Father's Day: Why our dads will always have a special place in our hearts
Ahead of Father’s Day tomorrow, Karen Ireland talks to four well-known local personalities about the unique, powerful bond between dads and their children
TV presenter Zoe Salmon (37) lives in Newtownards with her husband, Will Corrie, a butcher. She says:
My dad is simply my hero. We do everything together and he is my partner in crime. I take him as my plus-one to loads of events and he loves the fun and the enjoyment of a night out.
He was with me recently at the Miss Northern Ireland final and he had a ball. Everyone knows him and it has got to the stage where my friends text him and ask him to go on nights out. He is so popular and the life and soul of the party.
I have two sisters and a brother - Lara (38), Naomi (35) and Julian (34) - and at one stage we were all under five years old.
I often say to my dad that we must have driven him crazy, but he always says we were all very well-behaved - we slept when we were supposed to and always did what we were told to do.
I think we were good children because of the way we were brought up. I wouldn't describe our upbringing as strict, but we knew we would get a slap if we stepped out of line.
That sort of thing is frowned on now, but it worked for us - we knew our place and we had a great childhood. We were very much old-school.
Dad and I have lots in common. We both love musicals and we are always playing songs and singing along, driving the rest of the family mad. I also used to do tap dance and the odd time dad and I will dance together.
Dad has been there throughout my entire career. Every decision I have made I have talked it over with him first. He is like my personal advisor.
I remember phoning him when I got the Blue Peter job and he was so proud but we couldn't tell anyone. I knew I could trust him to keep it secret - dad is completely confidential and I know that I can tell him anything and he will keep it to himself.
He always says the night I won Miss NI was one of the best nights of his life. He has also watched every TV show I have ever been in with pride and would make a point of phoning me up afterwards.
In fact, he has been there for me for everything - he flew over to London at weekends when I was in Fame Academy and on Dancing on Ice. He is my number one fan and biggest supporter.
We are so alike and on the same wavelength and have the same sort of analytical brain. We like to problem solve and work things out.
I really admire dad as he is very hard-working and when there is a problem or something goes wrong he will try to sort it out for himself.
Neighbours around where he lives constantly see him on the roof. He cleans the windows himself and does all the gardening.
I love that about him. He has a wonderful sense of humour and I think the fact that my friends invite him on nights out when I am not even there speaks volumes.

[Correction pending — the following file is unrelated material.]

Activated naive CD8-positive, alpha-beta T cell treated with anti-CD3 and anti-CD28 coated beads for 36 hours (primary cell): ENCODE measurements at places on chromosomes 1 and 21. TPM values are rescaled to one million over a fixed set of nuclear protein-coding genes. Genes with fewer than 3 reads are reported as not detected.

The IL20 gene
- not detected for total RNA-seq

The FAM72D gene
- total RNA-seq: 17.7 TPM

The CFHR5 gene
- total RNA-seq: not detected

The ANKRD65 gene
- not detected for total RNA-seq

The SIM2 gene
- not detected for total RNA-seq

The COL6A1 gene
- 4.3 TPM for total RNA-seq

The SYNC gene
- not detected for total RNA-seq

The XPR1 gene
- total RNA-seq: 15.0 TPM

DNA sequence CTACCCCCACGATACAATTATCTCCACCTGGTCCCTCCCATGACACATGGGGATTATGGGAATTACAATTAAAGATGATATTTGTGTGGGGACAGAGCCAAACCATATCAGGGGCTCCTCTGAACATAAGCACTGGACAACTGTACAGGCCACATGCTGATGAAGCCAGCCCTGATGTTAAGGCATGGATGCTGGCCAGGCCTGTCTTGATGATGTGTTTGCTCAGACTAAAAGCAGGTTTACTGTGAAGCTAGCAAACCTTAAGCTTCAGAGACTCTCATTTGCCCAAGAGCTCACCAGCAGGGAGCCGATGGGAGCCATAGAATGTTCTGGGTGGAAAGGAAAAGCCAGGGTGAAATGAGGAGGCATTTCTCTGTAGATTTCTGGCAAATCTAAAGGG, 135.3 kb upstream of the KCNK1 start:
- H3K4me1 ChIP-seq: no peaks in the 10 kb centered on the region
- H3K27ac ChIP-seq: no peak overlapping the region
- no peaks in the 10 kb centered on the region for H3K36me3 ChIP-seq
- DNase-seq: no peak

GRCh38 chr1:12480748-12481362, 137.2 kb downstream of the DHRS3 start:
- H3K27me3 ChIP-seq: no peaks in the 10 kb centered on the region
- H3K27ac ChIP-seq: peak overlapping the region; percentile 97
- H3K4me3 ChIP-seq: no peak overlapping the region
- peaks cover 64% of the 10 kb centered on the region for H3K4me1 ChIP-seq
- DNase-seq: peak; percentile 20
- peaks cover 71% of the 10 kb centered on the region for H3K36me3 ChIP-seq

I was always very close to my mum who passed away last September and since then I feel I have grown even closer to my dad as we all look out for him and spend time with him,"
Joe Salmon (72), a retired managing director of a flooring company, lives in Bangor. His wife, Priscilla, passed away last year. He says:
Zoe and I have always been close. I am so proud of the career that she has had so far and I have loved being part of it.
I also enjoy all the events she takes me to and am honoured and proud to be alongside her.
We have great fun together and it has been an exciting few years following her career.
Her mum and I always supported her 100% in whatever she chose to do - and we were very happy to do so."
‘Having my sons is the best thing that I ever did’
- Noel Thompson (61) is a BBC presenter and is married to Sharon, a yoga teacher. They live in Belfast and have two sons, Matthew (30) and Patrick (25). He says:
My boys were both born on Monday March 2, five years apart. I remember after Matthew was born walking down the street feeling like I was on a cloud. I couldn’t stop smiling and wondered why people weren’t smiling back at me.
It was the best feeling in the world.
We have always been a very close family and because there was five years between the boys we never had that sibling rivalry or squabbling.
Matthew thought he got an extra present on his birthday that year and that he had this younger brother he had to look out for, while Patrick always thought he had a cool older brother to keep an eye on him.
He looked up to him as his hero. We’ve been really lucky as the boys have always had a great relationship.
Matthew is a journalist and works for the BBC in London. I was always encouraging of whatever he wanted to do but it wasn’t something I pushed him into; he just found his own way.
I am exceptionally proud of him and his work and of Patrick, who works for the Halo Trust in Mozambique and the Ukraine.
I try not to worry about what he does as I know they are very well trained and have their protocols. I think Sharon worries about it more than I do.
I am an optimist and look for the good and positive in things.
When the boys were younger I used to take them on camping and hiking trips up the Mournes. We still go hiking when we get a chance.
We also travelled a lot when they were younger and had some amazing family holidays to Thailand, the United States and all over Europe.
I think the boys have both got wanderlust. Patrick certainly has.